Matjaž Pančur (2005) The influence of a Test-driven Development on the. PhD thesis.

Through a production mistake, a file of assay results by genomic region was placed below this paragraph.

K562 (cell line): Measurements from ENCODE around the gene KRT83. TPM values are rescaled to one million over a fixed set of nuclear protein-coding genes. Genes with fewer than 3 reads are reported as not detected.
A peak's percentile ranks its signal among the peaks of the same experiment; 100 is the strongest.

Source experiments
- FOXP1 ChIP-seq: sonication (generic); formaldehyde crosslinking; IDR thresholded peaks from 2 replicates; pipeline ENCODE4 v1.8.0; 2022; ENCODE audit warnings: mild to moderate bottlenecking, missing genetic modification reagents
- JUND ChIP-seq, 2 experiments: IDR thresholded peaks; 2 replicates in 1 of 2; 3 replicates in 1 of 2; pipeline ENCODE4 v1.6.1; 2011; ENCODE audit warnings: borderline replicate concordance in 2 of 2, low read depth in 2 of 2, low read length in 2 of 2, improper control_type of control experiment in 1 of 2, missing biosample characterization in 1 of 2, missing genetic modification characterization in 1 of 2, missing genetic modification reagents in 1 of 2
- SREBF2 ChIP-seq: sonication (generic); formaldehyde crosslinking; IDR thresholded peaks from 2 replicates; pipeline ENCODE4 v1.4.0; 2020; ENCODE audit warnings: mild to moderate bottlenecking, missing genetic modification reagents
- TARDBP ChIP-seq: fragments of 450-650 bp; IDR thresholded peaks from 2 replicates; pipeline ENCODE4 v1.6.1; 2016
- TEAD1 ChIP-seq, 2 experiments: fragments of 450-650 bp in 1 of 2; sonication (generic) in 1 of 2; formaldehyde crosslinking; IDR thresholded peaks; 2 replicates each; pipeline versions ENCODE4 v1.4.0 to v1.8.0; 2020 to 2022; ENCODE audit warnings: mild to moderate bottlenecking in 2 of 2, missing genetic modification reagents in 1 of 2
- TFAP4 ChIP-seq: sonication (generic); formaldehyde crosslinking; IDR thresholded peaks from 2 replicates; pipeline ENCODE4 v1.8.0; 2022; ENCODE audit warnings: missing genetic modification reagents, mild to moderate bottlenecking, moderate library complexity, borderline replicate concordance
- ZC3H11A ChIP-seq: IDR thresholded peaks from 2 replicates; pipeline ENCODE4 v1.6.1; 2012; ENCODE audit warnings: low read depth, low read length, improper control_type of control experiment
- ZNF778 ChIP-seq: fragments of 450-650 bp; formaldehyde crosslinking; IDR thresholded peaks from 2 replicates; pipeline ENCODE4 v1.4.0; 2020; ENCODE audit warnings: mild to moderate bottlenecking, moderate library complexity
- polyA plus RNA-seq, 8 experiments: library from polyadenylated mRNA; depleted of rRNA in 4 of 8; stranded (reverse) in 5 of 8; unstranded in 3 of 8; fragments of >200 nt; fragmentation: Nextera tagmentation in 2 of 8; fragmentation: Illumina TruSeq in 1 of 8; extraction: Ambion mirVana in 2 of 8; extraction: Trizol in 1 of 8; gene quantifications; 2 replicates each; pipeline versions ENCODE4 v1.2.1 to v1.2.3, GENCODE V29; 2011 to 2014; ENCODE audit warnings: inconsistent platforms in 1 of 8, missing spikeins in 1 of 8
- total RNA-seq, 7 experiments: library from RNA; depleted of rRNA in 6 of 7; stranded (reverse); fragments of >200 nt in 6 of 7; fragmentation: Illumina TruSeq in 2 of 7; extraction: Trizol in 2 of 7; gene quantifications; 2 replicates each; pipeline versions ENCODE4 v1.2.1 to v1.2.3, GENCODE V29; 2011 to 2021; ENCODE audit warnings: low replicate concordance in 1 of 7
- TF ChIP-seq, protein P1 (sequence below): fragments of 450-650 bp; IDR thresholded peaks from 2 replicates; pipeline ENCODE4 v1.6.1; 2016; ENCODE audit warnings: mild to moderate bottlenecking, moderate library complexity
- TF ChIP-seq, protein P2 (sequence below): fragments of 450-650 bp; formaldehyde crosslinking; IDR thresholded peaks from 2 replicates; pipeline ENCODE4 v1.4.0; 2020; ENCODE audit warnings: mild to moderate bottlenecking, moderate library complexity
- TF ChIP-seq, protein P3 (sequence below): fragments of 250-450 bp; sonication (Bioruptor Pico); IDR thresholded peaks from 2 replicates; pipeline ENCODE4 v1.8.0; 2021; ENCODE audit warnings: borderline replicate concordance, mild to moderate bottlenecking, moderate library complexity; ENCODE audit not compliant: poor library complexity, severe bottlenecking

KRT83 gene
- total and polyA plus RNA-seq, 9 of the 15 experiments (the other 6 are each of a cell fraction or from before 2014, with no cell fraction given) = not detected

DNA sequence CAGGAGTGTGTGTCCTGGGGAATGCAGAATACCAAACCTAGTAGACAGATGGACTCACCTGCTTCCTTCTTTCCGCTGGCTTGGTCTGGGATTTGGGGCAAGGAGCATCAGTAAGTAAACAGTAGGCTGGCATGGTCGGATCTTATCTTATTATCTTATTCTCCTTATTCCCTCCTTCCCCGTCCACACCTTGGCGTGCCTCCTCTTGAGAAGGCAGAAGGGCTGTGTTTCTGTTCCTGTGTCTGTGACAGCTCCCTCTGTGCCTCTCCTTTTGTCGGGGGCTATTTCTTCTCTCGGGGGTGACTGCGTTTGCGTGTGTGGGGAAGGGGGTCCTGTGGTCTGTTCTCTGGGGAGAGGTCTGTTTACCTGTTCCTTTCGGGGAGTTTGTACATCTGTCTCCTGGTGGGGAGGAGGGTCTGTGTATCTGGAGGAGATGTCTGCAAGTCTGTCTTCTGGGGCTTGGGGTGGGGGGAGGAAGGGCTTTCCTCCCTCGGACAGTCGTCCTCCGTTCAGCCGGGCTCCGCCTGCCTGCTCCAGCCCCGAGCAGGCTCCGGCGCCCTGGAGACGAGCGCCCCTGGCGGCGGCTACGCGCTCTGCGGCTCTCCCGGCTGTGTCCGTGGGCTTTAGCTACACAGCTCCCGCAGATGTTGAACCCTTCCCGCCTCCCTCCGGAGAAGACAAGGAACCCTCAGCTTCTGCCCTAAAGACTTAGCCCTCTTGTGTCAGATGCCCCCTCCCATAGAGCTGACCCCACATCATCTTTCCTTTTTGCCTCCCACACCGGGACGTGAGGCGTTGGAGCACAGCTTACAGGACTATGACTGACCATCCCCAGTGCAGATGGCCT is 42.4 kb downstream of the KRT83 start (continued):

This dissertation is about the empirical assessment of quantitative and qualitative parameters of Test-Driven Development (TDD). The introduction presents the problem of unsuccessfulness of software development projects and emergence of agile methodologies. The common characteristics of all agile methods including most popular amongst them - Extreme Programming (XP) - are presented. Detailed knowledge of methodologies' components enables focused tailoring of chosen methodology by introduction of proper techniques and development processes that minimize or eliminate its weaknesses. The second chapter describes basic characteristics of the XP and the role of TDD within it. TDD represents central practice of XP and it is attributed with the biggest share of XP's successfulness among developers. In TDD, developer writes tests before corresponding implementation code. A process called ITL (Iterative Test-Last Development) was derived from TDD with all of its characteristics except one: developers in ITL write tests after the code. TDD and ITL are described and compared in detail. Currently there are no known proofs about the effects of TDD usage. Some case studies exist, but unfortunately only a few controlled experiments. At the end of the second chapter all related research is presented, reviewed and compared to our approach. The third chapter focuses on detailed description of experiment design and its execution. The goal of our research is to identify if and how writing tests first influences productivity, quality (external and internal) and tests (quantity and quality).We also want to estimate various other parameters that describe development process: time spent in phases of coding, testing and refactoring; frequency of test evaluations, percentage of successful tests and test to code ratio. All these quantitative parameters are evaluated through participating developers' qualitative observations, with focus on productivity, efficiency, quality and difficulties in adoption of TDD and ITL. Based on our theories, hypotheses are formalized. All experimental subjects are described, along with experimental tasks, data collection and validation mechanisms. We explore and dismiss all threats to experimental validity, and then we present data analysis procedures with special emphasis on statistical power. Experiments are conducted in two sets: the first set from February 2003 to June 2003, the second set from February 2004 to June 2004. Our subjects were undergraduate Computer Science students in their eight semester of study. Two equivalent groups were formed and the only independent variable in the experiment was the development process (TDD or ITL). All subjects listened to the same classes, worked with same tools under same conditions, etc. Each set consisted of two separate experiments in two different contexts. The first context was programming in pairs (emulation of TDD in XP), while in the second context subjects worked alone (emulation of using TDD in some other agile or traditional methodology). The fourth chapter presents results and analysis of experimental data. We found no statistically significant differences between TDD and ITL regarding productivity and quality. Because of sufficient statistical power we can conclude with high probability that there are no big differences in productivity and quality. We also didn't find any statistically significant differences in the number of tests, but the test quality was 7% higher in TDD group. TDD steers its developers towards increased test quality whereas the number of tests stays roughly the same as in ITL. ITL has 20% more successful test runs, which also confirms our theory and TDD group's process conformance. We found no differences in test-to-code ratio and test evaluation frequency. Because of contradictory results we can neither confirm nor reject hypotheses about differences in time spent in coding, testing and refactoring. The effect size is essential in designing an experiment with sufficient power. Our effect size estimations will help other researchers in replicating our experiments or designing new experiments with focus on TDD. On average, students were less enthusiastic about TDD's productivity, efficiency and quality compared to responses from professional developers. Students perceive TDD as much harder practice to adopt then professionals do. ITL, on the other hand, is much easier to adopt and is also perceived as much more efficient than TDD. Majority of students also tend to use ITL in the future, which is not the case with TDD. In the conclusions, we evaluate our findings and contributions and offer some guidance about introduction of TDD and ITL in a professional development environment and in a University environment. Some suggestions for further research are presented at the end. Our main contributions to science are: . Design and implementation of the experimental environment. . Estimation of effect sizes for quantitative parameters of TDD and ITL. The size of the effect can be small at most in productivity and external quality, medium in test quantity, frequency of test evaluations and test to code ratio. We proved a big effect in the difference of mean values between TDD and ITL in test quality and percentage of successful test runs. . Method for empirical assessment of quantitative parameters (productivity, quality, tests, time spent in development phases, frequency of test evaluations, percentage of successful tests and test to code ratio) and qualitative parameters (productivity, efficiency and quality, difficulties in adoption) for TDD and ITL. . Validity analysis of research hypotheses of the differences between TDD and ITL in productivity, quality, tests, time spent in development phases, frequency of test evaluations, percentage of successful tests and test to code ratio. . Recommendations for introduction of TDD and ITL in a professional development environment and validation of suitability and its acceptance time in a University environment.